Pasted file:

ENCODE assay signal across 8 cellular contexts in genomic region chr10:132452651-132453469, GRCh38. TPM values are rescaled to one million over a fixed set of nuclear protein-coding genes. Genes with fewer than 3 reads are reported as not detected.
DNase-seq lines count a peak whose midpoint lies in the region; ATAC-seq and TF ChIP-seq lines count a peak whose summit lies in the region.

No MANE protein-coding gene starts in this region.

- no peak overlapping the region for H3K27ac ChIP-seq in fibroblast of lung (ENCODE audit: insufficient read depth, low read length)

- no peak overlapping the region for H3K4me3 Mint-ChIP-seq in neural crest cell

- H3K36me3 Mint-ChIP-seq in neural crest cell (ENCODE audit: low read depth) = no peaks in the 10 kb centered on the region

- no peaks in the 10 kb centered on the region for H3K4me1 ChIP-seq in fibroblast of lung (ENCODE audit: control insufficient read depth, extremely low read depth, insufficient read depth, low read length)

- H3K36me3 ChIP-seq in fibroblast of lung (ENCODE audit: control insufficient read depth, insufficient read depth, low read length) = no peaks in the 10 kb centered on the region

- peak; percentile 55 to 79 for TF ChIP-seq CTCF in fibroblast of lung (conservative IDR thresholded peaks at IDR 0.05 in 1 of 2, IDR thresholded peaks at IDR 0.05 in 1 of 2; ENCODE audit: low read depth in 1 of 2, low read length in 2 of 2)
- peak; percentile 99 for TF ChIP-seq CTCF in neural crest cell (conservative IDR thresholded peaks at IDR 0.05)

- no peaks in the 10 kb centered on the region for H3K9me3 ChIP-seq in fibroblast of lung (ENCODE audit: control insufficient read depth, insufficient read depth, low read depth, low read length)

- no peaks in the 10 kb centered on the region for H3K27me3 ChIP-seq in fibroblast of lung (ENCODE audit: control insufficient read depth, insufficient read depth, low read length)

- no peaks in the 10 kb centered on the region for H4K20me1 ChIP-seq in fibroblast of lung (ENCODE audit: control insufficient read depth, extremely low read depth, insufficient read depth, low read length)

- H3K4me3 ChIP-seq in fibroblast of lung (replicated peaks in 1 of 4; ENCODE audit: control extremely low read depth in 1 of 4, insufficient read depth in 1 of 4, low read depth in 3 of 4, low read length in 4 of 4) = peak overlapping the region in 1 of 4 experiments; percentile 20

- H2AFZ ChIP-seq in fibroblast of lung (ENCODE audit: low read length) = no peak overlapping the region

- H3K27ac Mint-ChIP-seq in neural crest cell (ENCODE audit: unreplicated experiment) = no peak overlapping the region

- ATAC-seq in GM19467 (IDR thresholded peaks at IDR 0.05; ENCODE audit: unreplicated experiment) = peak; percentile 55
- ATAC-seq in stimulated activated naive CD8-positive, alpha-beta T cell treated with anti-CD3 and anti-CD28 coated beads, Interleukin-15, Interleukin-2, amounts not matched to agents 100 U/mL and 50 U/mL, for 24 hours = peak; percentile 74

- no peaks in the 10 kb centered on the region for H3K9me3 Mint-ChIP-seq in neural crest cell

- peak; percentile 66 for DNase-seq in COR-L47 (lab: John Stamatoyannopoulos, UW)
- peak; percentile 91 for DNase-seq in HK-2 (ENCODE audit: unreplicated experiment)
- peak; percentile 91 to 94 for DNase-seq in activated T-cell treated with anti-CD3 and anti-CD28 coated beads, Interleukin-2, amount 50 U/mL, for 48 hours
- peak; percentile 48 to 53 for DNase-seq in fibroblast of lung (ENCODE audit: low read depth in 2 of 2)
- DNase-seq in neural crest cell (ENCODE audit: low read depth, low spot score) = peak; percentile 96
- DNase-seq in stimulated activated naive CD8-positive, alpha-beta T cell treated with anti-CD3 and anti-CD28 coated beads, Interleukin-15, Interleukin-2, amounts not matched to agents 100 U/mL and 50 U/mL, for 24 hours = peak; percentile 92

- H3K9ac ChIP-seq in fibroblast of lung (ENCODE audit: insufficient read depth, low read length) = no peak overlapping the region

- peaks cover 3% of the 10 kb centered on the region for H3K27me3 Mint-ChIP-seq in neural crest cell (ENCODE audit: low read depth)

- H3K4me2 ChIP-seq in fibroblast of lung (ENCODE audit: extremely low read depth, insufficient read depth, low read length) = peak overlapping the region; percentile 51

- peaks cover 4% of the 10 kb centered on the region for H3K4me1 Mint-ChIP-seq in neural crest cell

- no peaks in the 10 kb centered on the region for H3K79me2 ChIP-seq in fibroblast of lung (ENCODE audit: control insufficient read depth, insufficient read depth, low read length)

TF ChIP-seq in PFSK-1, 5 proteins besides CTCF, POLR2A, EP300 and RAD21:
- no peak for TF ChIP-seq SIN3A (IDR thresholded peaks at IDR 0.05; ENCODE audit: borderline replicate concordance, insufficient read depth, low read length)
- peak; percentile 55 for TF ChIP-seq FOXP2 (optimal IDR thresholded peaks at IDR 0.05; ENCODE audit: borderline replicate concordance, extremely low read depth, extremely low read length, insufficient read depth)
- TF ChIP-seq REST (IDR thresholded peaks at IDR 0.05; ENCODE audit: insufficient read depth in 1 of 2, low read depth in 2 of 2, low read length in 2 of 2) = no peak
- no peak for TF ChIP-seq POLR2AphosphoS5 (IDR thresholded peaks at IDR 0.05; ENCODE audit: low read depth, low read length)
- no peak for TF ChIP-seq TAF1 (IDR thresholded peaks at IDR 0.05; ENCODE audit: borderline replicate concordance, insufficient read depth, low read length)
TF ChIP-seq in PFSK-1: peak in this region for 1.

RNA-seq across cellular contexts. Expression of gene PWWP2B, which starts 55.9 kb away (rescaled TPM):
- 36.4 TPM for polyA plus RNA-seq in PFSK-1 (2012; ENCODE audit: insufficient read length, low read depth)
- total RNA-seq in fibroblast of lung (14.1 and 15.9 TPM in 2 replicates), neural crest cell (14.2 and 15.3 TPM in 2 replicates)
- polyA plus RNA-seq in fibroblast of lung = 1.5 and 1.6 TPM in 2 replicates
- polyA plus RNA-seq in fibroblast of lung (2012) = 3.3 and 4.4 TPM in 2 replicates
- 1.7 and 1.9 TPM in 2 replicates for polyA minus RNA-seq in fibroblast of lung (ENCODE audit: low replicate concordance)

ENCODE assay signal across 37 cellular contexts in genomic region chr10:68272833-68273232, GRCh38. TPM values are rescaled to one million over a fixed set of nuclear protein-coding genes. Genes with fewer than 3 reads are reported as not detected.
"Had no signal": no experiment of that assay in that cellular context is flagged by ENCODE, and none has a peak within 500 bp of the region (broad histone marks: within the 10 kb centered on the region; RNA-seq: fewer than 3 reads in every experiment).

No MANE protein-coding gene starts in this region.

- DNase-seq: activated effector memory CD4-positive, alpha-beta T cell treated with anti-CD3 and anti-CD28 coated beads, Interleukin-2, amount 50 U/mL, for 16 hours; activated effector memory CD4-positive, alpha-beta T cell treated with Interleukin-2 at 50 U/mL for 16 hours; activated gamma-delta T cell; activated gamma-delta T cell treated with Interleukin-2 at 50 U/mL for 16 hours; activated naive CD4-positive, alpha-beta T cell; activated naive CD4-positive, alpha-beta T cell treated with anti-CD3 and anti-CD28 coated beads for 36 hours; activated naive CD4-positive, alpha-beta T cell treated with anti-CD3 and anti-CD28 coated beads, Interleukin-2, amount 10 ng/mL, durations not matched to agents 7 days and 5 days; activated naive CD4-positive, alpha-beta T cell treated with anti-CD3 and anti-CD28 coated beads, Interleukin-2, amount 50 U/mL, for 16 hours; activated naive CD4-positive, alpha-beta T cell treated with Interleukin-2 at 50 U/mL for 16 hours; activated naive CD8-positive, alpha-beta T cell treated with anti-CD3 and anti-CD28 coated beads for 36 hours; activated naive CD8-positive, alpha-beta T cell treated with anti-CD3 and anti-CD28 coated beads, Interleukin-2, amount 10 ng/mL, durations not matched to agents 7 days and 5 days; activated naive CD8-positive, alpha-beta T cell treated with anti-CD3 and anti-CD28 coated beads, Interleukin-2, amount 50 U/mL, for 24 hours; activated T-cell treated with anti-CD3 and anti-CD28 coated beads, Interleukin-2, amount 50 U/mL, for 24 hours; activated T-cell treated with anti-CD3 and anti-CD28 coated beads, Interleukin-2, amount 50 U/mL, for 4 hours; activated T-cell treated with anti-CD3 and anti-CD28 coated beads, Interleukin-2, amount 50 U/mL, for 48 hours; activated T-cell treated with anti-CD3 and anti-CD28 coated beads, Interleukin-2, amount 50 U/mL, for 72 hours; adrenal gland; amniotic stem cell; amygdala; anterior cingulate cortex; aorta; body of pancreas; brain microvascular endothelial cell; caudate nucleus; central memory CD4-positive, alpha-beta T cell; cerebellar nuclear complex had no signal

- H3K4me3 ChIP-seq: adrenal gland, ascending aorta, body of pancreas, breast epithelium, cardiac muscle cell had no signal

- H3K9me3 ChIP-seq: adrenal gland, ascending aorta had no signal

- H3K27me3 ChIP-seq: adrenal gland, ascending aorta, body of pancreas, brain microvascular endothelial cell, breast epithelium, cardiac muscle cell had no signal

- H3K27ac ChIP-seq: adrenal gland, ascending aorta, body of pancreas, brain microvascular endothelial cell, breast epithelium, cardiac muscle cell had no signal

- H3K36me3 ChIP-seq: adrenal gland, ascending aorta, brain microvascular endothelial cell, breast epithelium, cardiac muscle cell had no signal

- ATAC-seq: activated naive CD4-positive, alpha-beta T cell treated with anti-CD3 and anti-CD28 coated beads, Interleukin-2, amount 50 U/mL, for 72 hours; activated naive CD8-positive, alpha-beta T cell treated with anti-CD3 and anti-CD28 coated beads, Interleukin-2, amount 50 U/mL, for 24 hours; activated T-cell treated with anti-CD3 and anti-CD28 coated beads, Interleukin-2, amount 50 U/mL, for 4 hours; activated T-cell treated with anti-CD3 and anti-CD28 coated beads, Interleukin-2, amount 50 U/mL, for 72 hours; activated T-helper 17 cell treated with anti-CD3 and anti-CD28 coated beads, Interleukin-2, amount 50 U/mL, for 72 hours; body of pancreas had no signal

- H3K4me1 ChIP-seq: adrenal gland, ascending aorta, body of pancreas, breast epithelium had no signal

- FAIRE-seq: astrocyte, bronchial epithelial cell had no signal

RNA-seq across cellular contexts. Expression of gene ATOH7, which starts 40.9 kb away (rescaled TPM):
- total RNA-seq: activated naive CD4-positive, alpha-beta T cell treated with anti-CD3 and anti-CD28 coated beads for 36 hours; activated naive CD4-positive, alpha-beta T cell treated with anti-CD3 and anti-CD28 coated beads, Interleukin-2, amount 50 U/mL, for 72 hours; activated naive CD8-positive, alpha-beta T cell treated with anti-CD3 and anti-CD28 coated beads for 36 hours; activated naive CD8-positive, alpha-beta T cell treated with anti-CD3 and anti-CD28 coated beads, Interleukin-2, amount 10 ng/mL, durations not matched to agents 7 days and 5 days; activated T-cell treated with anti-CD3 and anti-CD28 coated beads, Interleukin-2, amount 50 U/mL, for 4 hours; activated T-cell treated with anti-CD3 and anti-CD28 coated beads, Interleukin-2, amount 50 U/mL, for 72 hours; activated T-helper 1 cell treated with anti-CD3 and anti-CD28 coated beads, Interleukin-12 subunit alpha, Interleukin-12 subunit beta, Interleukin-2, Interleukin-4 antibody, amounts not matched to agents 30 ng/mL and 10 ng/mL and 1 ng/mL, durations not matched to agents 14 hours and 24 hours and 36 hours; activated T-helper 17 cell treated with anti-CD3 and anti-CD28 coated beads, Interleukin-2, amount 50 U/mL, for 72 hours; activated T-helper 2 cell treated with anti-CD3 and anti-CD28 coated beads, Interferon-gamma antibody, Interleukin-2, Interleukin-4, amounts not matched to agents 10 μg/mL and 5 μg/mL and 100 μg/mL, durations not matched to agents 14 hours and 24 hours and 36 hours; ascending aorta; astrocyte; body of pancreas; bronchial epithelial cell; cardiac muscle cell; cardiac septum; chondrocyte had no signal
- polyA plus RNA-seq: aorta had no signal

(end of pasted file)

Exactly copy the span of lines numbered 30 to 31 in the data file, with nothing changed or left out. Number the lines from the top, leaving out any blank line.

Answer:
- no peaks in the 10 kb centered on the region for H3K79me2 ChIP-seq in fibroblast of lung (ENCODE audit: control insufficient read depth, insufficient read depth, low read length)

TF ChIP-seq in PFSK-1, 5 proteins besides CTCF, POLR2A, EP300 and RAD21: